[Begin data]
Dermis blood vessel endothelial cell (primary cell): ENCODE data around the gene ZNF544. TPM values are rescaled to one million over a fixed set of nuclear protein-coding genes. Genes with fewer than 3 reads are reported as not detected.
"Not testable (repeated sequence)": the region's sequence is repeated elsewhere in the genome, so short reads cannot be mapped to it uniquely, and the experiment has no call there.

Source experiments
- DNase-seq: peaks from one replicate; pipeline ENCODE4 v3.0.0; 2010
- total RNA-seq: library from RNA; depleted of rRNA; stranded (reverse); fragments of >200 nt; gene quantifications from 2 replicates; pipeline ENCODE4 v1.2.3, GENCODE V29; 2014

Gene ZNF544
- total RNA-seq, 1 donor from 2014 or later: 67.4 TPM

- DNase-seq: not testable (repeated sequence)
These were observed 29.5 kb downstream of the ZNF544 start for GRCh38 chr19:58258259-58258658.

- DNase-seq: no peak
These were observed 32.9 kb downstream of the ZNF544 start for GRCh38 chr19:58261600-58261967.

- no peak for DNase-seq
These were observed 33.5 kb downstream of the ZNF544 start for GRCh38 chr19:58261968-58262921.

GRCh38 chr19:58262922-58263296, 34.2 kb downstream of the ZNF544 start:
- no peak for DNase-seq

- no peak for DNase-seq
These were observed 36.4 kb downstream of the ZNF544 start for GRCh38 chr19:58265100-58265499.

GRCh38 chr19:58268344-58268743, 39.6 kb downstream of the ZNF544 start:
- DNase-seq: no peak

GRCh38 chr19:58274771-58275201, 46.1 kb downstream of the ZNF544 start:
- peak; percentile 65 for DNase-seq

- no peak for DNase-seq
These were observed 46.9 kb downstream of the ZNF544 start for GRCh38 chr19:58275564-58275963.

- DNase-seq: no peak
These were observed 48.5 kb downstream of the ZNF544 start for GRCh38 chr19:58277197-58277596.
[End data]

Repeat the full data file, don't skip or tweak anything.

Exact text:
Dermis blood vessel endothelial cell (primary cell): ENCODE data around the gene ZNF544. TPM values are rescaled to one million over a fixed set of nuclear protein-coding genes. Genes with fewer than 3 reads are reported as not detected.
"Not testable (repeated sequence)": the region's sequence is repeated elsewhere in the genome, so short reads cannot be mapped to it uniquely, and the experiment has no call there.

Source experiments
- DNase-seq: peaks from one replicate; pipeline ENCODE4 v3.0.0; 2010
- total RNA-seq: library from RNA; depleted of rRNA; stranded (reverse); fragments of >200 nt; gene quantifications from 2 replicates; pipeline ENCODE4 v1.2.3, GENCODE V29; 2014

Gene ZNF544
- total RNA-seq, 1 donor from 2014 or later: 67.4 TPM

- DNase-seq: not testable (repeated sequence)
These were observed 29.5 kb downstream of the ZNF544 start for GRCh38 chr19:58258259-58258658.

- DNase-seq: no peak
These were observed 32.9 kb downstream of the ZNF544 start for GRCh38 chr19:58261600-58261967.

- no peak for DNase-seq
These were observed 33.5 kb downstream of the ZNF544 start for GRCh38 chr19:58261968-58262921.

GRCh38 chr19:58262922-58263296, 34.2 kb downstream of the ZNF544 start:
- no peak for DNase-seq

- no peak for DNase-seq
These were observed 36.4 kb downstream of the ZNF544 start for GRCh38 chr19:58265100-58265499.

GRCh38 chr19:58268344-58268743, 39.6 kb downstream of the ZNF544 start:
- DNase-seq: no peak

GRCh38 chr19:58274771-58275201, 46.1 kb downstream of the ZNF544 start:
- peak; percentile 65 for DNase-seq

- no peak for DNase-seq
These were observed 46.9 kb downstream of the ZNF544 start for GRCh38 chr19:58275564-58275963.

- DNase-seq: no peak
These were observed 48.5 kb downstream of the ZNF544 start for GRCh38 chr19:58277197-58277596.